The Guerreiras

BJJ and MMA for Women

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BJJ Newbie: Two Months In

Kim ArmbarI’ve been practicing BJJ for nearly two months.  I take both an all-women’s class and a co-ed class and the other day, one of my friends asked me which I liked better.  “Both,” I think I said… or maybe it was “Neither.”  They’re different- it was apples and oranges to me. I thought about it later and here’s what I’ve decided.

After the co-ed class, my upper back is sore, my arms are tired and I’m generally spent.  I’m practicing mostly with people larger and heavier than me who use their upper bodies much more effectively than I can… and ever will.  Yes, I speak of men.  The upside is that I worry less about hurting them and actually enjoy the rolling a little more because I’m not worrying.  I worry.  A lot.  

But in the co-ed class, even the girls I work with are so used to working with men that I get tossed around by them, too.  So, in essence, it’s fun for me.  I laugh so much.  I feel privileged to work with a higher belt who can put me on the floor with grace and style.  And control- that’s important.  I’m working with people who know what they are doing.  I might get pulled off my feet, but I’m usually kind of lowered to the floor instead of actually thrown, or rolled over a shoulder in a way that enables me to come out of it unscathed.  Let me tell you, it’s appreciated.  I like my work-outs to NOT include dislocated anything.  I find the guys in the co-ed class are very encouraging.  Since I still get to claim Newbie status, even in a roll my male partner will say “Well, do something!” and I’ll say “I’m thinking!”  And he’ll suggest a way to take him down.  Sometimes it even works! Chivalry is NOT dead!

After the women’s class, I’m spent and my abs are killing me.  A women’s center of gravity is in her pelvis and the women’s class is all about making that work for us.  It’s Pilates on steroids, and fun in a completely different way.  As a woman, I care about the whole person.  I want to know about your day, how’s your mom, did you like the restaurant you tried last week?  The woman’s class is a perfect meld of strong women who care about each other way beyond BJJ, but we don’t shirk the work, which is why my abs hurt.  

I have found myself trying to use what I learned in the woman’s class more often when I’m rolling in either class.  I don’t know if that’s because it’s more “for me,” or I just understood the technique enough to remember it later.  All I know is that I only go to the women’s class once a week but I can recite how it will sound from memory: “Hips off the ground…pivot…use your legs…keep your hooks.  Ladies!  No slackers!”  I love the lack of sympathy in a sympathetic environment.  I think they call that irony.  I’ll have to look it up.  

There are some important things that are the same in both classes, besides having awesome coaches.

Practicing a technique with someone else is like dancing.  If I’m sweeping (knocking that person over so I can be on top), my partner will tell me if it “feels right” or “feels smooth.”  And then they will do the same technique to me so I can experience how it works… or is supposed to.  When we both have it down, it’s so satisfying.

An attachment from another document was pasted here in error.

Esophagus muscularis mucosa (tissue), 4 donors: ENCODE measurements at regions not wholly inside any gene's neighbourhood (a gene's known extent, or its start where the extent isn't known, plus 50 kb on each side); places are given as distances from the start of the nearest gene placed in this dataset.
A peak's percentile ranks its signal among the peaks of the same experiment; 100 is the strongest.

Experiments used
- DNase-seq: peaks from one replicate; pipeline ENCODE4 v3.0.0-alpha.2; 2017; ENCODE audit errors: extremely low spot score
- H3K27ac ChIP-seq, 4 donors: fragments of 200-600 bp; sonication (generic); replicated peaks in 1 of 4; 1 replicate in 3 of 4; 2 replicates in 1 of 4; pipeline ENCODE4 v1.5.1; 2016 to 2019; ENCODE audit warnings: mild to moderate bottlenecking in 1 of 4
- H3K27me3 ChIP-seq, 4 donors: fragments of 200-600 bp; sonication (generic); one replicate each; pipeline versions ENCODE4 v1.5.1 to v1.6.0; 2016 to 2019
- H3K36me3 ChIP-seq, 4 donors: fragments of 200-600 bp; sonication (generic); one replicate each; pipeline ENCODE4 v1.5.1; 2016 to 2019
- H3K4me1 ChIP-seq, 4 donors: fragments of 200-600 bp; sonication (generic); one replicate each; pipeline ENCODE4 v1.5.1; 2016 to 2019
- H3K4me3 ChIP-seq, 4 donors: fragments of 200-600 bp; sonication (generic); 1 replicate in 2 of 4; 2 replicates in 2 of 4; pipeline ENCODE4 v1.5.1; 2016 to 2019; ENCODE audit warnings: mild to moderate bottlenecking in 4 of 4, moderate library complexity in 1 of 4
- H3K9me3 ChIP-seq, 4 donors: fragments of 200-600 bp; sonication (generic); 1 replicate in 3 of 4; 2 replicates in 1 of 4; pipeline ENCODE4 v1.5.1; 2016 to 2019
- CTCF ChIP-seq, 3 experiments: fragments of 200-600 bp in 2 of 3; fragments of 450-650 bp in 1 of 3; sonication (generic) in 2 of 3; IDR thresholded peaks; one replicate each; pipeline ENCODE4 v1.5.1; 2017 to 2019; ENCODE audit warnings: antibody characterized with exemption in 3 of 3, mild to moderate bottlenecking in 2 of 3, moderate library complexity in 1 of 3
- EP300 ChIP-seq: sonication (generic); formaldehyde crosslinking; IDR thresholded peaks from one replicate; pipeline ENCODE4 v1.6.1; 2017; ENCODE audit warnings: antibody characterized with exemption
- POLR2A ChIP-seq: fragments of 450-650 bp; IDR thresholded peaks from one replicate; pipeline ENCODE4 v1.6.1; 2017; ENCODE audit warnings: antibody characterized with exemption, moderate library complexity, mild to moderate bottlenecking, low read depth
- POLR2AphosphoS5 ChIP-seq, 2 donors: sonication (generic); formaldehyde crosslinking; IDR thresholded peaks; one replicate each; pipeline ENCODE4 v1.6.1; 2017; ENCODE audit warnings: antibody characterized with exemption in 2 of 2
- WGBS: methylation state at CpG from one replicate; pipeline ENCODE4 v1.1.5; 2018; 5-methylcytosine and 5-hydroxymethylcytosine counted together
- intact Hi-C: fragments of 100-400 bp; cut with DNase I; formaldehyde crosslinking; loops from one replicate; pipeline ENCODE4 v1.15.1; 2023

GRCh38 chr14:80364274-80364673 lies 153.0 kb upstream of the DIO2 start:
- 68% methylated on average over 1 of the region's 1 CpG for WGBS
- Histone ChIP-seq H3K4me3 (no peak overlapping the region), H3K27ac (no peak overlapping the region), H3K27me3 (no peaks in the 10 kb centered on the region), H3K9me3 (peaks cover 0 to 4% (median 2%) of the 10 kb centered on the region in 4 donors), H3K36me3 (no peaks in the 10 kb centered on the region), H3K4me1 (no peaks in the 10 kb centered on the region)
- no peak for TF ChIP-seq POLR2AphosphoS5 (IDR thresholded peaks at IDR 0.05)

Also, I have found in my adult life that unrelated grown-ups rarely touch each other.  We might shake hands or pat a shoulder or fist bump, but it’s “hands-off” most of the time.  If you watch children play, you’ll realize how odd that is.  Human touch is so important to everyone.  The one thing in both the women’s and co-ed class that has struck me the most is the ease at which people lean on each other or sit in close proximity and maybe knees are touching.  People hug more.  We end classes with the teacher walking the line of us and thanking everyone for coming and doing their best.  We follow and do the same, congratulating, clasping hands and hugging, telling each other “Good job today!” And people are winded and smiling… and happy.  Like when I was little, playing with my friends.  I like that.   

Take good care.

11898603_394310494097466_2160295540693197329_nKimberly Petit is a white belt newbie at Fenix BJJ in Nashua under Kyle Briere and Fenix BJJ in Lowell under Raphael and Juliana Carneiro.  Kim owns a machine shop in Nashua, NH with husband, Marc.  She also handles the marketing for Dewzen drag racing accessories and is “team mom” to the sportsman racing team of husband and daughter.   She likes to read and write romance in her spare time.  As an unpublished novelist, she fully appreciate the dedication and effort it takes to be a blogger and hopes readers enjoy a very inexperienced but honest viewpoint of a sport she still knows so little about.



To Date or Not to Date: Dating in the Gym

38e006d52cf14cf05469aac11f8397e0Now I know that I’ll catch a lot of flak for this one no matter which side I take, so just know this is purely written from my own experiences. I’ve made a lot of good decisions throughout my martial arts journey, and I’ve made a lot of bad ones. Deciding to compete even though I hated the idea = good. Training hungover = bad. The decisions that aren’t so clear are my decisions to date in the gym.

I have a lot of teammates who throw around the phrase “you don’t sh*t where you eat,” or some variation of that. BUT… Those teammates? Normally happily-attached to a significant other, whether that significant other trains or not. It’s easy for them to say, “Don’t bring dating into the gym,” since they are all set.

It’s HARD to date outside of the gym if you train regularly. I’ve tried, believe me. A super nice fellow will offer dinner and drinks. The thoughts that run through MY head? Um, I don’t want to miss no-gi class, so maybe Thursday. No, no, Thursday we’re learning the counter to last week’s attack. Saturday? But I don’t want to miss open mat!!! Ok Sunday. Sunday it is. If I feel up to it after training all week…”